Jewish tradition has mapped the Torah onto the year and sectioned it into weekly portions, so that in a year's time, the Torah will be read entirely. The portions are named and sequential, so that they are recognizable and read and referred to in the same week, across the board. Last weeks section, called a parasha, or parsha, was Parashat Balak.
Parashat Balak recounts the story of King Balak of the Moabites, who sends for Bileam (Balaam, Bil'am) to curse the Israelites. When Bileam sets out to do so, he rides a donkey that is stopped three times by an angel. Three times he hits the ass and only by the third time understands he is to bless the Israelites in stead.
There are two podcasts I listened to in order to get a teaching on the parsha, KMTT and Rav Dovid's. As usual the teachings are very different, but what was interesting is that I took from them an almost similar bottom-line, though this line was arrived at in a totally different manner. Rabbi Yonatan Snowbell, in KMTT, points out that throughout Sefer Bamidbar (Numbers, Numeri) the Jews are miserably failing by whatever prescript they are met and nevertheless, Bileam is stopped from cursing them. The lesson is, according to Snowbell, that a Jew can always mend his ways and is encouraged to do so. He may be punished, severely at times, but will never be cursed. In other words, one assumes some innate moral quality in the Jew.
Also according to Rabbi Dovid Bendory, drives to this moral quality, but in a much more mystical fashion. In his view Bileam represents the immorality of the non-Jews. Bileam, being this mighty man who can bless or curse and allows his corruption by Balak of the Moabites, once he is sufficiently lured to do so. The Jews on the other hand, also have a mighty prophet on their side, Moshe, but do not lure him into corruption, hence show their innate moral quality. In spite of, adding the words of Snowbell, miserably failing most of the time in acting according to that morality.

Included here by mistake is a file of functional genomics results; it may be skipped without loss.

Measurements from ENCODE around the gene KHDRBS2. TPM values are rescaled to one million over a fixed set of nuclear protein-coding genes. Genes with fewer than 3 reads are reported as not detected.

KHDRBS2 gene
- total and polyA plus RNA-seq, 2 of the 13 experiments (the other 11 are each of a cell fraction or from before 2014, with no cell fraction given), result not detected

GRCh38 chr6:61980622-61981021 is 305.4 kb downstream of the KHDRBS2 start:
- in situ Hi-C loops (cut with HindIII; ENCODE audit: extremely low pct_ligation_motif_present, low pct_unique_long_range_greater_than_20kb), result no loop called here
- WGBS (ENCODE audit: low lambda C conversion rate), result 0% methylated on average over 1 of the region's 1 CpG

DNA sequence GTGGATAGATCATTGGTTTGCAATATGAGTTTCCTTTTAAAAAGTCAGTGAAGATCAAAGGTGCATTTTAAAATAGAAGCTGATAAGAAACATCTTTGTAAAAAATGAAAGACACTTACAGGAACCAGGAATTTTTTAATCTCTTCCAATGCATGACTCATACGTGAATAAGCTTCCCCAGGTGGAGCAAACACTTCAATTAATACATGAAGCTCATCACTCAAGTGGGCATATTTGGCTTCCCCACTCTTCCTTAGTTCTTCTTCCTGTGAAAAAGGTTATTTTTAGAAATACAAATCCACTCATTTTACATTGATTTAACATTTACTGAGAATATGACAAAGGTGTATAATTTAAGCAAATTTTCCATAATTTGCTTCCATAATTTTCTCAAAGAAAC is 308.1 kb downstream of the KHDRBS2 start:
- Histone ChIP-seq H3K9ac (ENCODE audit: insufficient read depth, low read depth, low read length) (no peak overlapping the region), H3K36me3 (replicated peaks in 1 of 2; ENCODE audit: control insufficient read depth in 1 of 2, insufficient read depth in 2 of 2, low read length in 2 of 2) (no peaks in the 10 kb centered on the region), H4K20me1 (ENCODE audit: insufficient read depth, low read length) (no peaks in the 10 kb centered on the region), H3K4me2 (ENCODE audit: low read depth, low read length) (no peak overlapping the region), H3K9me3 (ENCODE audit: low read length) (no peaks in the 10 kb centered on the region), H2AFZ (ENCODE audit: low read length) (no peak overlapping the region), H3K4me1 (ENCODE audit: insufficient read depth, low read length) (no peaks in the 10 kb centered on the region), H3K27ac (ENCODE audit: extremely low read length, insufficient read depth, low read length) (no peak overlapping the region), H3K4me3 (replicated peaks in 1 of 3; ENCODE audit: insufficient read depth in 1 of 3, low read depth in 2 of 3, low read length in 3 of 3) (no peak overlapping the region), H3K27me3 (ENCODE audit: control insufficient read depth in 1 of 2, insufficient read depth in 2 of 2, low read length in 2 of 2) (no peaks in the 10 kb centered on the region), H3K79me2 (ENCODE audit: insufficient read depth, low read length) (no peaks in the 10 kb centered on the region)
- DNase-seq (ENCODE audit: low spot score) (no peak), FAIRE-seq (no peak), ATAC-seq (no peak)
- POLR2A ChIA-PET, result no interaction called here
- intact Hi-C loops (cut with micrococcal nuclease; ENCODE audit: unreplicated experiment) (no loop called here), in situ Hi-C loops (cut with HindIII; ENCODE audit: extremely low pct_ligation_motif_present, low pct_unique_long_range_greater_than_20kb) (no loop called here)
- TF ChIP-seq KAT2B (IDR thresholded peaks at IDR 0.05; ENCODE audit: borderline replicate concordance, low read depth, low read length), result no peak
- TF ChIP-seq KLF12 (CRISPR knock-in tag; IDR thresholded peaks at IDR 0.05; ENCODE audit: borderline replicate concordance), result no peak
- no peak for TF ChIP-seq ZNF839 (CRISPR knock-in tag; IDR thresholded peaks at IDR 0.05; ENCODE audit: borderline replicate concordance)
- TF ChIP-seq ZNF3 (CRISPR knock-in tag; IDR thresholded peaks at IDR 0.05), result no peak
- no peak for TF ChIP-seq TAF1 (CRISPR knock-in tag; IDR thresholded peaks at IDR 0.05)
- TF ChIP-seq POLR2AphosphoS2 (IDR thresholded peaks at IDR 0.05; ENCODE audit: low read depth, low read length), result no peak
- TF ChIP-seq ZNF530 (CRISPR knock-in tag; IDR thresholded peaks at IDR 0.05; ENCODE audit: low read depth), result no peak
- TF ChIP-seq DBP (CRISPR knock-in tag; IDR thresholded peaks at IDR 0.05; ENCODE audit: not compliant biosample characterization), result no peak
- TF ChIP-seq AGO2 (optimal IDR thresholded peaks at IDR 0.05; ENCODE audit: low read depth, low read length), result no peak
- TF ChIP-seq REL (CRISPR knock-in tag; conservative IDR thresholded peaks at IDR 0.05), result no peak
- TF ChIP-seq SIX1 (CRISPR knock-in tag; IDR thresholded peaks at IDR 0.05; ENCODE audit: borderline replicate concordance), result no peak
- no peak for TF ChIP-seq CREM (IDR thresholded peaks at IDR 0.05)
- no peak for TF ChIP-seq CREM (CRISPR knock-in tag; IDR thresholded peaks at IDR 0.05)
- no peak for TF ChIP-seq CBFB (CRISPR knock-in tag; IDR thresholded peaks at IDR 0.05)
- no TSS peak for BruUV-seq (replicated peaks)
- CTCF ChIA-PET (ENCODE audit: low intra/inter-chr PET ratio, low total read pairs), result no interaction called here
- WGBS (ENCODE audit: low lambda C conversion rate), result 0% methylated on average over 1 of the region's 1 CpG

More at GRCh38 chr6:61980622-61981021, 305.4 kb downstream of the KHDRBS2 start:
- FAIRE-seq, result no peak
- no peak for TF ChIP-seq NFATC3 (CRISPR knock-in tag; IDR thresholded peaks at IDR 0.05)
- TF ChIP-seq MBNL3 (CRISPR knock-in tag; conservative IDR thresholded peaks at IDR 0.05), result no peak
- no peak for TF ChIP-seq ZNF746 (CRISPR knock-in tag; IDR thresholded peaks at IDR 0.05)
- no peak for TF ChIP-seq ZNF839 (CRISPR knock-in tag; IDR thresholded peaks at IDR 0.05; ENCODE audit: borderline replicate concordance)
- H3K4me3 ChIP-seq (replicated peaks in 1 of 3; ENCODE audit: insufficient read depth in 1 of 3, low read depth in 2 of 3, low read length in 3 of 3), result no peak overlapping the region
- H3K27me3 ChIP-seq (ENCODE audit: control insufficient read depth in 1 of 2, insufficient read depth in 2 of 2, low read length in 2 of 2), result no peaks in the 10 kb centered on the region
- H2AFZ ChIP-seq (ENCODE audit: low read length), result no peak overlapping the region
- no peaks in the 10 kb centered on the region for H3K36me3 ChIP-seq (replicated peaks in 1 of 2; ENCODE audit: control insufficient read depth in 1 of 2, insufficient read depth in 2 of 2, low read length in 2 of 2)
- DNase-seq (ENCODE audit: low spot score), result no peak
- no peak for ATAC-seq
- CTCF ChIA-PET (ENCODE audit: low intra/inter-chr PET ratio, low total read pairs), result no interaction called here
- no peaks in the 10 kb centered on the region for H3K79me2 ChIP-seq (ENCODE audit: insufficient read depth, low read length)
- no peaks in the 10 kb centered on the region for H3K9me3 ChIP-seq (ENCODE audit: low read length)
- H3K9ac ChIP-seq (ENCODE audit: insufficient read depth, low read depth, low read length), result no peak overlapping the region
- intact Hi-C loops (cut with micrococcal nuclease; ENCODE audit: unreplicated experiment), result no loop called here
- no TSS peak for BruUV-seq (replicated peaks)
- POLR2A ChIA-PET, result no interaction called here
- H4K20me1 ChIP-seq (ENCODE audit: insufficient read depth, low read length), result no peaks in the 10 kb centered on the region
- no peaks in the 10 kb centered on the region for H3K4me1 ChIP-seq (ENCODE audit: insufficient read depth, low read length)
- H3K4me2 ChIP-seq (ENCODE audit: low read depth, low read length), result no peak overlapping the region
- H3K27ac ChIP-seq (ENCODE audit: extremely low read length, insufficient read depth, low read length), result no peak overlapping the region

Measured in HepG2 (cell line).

So what I see, is that in very different ways, the Jews are encouraged by these interpretations to lead their life morally, that is according to Torah. I feel always a bit uneasy with this exclusion towards Jews and Torah. I am the eavesdropper who is not properly Jewish and therefore is not addressed, maybe even the haughty one who is on the part of Balak and Bileam. But then again the encouragement to lead a moral life is laudable in any case, applicable to everybody. For a non-Jew to hear this, only means that he has an ultimate excuse to stray as he is not Jewish and the appeal is not directed toward him. But at the same time, since he understand and sees the quality, is invited to follow nonetheless and may choose to do so. Hence, in the end, the morality is for everybody. I would add: if it is not for everybody, it is for none.